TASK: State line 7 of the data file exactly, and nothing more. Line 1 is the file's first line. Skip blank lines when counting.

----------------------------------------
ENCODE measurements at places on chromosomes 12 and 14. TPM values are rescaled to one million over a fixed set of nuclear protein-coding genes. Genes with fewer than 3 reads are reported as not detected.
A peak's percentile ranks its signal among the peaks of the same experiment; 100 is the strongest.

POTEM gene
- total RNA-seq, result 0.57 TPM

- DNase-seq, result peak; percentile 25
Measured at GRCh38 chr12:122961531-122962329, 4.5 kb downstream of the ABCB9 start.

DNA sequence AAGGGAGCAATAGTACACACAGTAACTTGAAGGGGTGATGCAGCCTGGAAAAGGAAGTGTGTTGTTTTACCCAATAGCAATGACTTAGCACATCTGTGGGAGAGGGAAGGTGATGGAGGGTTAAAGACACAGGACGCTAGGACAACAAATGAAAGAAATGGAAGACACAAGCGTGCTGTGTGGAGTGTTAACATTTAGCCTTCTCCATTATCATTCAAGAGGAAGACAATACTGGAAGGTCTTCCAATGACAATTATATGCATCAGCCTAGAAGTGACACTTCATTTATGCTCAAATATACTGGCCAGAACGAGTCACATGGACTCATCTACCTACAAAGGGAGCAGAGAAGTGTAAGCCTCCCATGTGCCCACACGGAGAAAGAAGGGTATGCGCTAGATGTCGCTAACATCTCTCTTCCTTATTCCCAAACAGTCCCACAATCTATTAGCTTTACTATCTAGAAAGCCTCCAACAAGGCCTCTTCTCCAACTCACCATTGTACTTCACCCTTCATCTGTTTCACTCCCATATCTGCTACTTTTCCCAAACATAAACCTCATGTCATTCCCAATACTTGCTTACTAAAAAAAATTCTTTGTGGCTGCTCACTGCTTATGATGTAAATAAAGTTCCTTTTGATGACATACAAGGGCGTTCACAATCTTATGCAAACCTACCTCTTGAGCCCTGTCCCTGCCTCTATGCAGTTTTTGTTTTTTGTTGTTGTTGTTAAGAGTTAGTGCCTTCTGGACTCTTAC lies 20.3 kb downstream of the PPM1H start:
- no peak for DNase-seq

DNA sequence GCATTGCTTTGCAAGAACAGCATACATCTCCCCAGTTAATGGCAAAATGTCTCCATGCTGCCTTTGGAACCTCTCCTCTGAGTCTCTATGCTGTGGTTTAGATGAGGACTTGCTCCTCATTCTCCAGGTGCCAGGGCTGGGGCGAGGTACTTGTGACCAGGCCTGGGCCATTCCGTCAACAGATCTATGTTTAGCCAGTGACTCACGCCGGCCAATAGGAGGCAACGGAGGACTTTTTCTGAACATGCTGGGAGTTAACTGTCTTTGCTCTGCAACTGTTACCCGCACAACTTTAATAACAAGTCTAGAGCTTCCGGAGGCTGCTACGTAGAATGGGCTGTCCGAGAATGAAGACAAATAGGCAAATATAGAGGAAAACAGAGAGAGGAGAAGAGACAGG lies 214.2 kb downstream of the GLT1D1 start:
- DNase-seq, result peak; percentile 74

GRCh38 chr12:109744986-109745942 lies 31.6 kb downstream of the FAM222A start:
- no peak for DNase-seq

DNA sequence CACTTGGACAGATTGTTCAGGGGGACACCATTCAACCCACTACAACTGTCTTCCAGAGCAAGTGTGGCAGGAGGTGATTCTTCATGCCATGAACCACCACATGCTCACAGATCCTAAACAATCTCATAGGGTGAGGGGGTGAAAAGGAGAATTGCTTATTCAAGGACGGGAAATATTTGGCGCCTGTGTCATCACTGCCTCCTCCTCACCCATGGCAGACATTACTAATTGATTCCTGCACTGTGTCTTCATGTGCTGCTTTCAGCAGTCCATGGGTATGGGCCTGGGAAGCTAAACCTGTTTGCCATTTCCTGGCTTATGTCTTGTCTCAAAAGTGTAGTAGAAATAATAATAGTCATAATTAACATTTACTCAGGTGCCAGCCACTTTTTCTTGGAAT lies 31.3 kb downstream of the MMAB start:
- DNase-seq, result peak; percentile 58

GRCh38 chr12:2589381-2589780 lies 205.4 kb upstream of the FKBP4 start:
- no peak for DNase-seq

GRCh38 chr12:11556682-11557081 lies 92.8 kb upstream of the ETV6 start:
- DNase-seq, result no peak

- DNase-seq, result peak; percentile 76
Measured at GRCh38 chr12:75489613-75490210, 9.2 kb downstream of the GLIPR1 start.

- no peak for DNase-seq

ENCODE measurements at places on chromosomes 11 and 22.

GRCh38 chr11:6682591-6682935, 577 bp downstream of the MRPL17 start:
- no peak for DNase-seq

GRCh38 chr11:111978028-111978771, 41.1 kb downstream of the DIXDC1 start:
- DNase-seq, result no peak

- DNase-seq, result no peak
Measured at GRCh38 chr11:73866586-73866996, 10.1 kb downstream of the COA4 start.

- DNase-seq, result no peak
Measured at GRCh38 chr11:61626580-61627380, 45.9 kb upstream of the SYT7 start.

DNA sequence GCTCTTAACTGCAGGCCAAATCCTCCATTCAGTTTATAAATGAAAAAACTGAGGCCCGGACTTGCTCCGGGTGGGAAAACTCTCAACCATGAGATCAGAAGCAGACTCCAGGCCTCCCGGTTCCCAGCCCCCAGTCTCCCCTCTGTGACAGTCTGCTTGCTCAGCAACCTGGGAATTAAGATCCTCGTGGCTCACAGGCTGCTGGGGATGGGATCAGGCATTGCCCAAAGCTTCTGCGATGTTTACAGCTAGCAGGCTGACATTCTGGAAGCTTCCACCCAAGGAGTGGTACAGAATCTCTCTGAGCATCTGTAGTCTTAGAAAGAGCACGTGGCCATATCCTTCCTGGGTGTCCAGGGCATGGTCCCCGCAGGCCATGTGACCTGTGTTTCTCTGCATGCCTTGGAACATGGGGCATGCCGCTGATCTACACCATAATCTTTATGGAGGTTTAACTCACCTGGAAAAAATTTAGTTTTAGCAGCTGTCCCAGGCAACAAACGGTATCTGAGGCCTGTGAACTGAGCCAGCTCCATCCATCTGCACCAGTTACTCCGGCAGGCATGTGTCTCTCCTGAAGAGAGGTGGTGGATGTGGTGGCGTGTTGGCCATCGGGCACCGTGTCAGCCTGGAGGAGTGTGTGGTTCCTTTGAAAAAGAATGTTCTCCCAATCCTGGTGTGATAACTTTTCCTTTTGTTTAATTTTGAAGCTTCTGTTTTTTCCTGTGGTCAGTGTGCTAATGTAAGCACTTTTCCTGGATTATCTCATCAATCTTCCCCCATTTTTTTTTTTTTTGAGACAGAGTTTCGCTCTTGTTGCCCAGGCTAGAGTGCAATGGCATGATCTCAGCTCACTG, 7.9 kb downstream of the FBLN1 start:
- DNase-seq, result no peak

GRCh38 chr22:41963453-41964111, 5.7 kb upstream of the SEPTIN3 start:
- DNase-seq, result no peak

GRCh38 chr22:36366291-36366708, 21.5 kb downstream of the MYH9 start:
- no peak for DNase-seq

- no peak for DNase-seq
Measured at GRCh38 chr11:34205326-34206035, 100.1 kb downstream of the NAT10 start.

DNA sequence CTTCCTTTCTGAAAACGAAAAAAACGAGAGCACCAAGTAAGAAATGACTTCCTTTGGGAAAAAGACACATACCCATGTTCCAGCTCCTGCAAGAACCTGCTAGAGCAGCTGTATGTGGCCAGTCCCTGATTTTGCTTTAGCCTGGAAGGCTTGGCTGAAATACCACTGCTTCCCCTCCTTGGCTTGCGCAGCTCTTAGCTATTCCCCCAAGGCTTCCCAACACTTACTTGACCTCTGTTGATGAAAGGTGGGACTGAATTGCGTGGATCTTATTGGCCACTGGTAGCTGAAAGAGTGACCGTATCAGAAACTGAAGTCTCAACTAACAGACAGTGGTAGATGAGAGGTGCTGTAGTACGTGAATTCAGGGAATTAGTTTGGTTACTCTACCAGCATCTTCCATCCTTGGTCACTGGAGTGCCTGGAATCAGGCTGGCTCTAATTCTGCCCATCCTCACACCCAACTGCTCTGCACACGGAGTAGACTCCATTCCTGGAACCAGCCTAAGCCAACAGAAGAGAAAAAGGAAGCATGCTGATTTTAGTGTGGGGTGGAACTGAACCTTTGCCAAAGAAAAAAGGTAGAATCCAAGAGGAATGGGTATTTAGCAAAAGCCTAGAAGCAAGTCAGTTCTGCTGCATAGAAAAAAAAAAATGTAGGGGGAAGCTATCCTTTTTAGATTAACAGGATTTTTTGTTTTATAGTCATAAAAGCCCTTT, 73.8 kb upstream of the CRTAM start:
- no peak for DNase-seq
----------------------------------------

DNA sequence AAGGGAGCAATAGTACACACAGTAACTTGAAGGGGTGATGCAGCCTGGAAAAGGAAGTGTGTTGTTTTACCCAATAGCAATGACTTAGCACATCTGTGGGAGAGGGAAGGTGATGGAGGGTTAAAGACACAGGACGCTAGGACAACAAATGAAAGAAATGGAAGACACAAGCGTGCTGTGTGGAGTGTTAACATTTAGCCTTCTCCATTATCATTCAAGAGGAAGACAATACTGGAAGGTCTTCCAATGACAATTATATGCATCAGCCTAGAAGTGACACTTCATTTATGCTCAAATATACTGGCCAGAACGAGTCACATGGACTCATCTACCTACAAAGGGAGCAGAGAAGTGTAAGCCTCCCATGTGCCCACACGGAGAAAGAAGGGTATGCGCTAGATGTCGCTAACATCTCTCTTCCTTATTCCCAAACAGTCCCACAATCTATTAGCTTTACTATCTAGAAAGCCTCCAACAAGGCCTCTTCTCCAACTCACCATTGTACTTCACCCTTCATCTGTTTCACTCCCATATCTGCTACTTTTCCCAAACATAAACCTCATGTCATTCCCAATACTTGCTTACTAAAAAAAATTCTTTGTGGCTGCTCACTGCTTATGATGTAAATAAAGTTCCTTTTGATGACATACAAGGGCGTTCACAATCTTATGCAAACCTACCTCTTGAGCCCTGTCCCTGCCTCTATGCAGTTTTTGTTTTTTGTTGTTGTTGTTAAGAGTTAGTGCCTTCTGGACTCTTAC lies 20.3 kb downstream of the PPM1H start: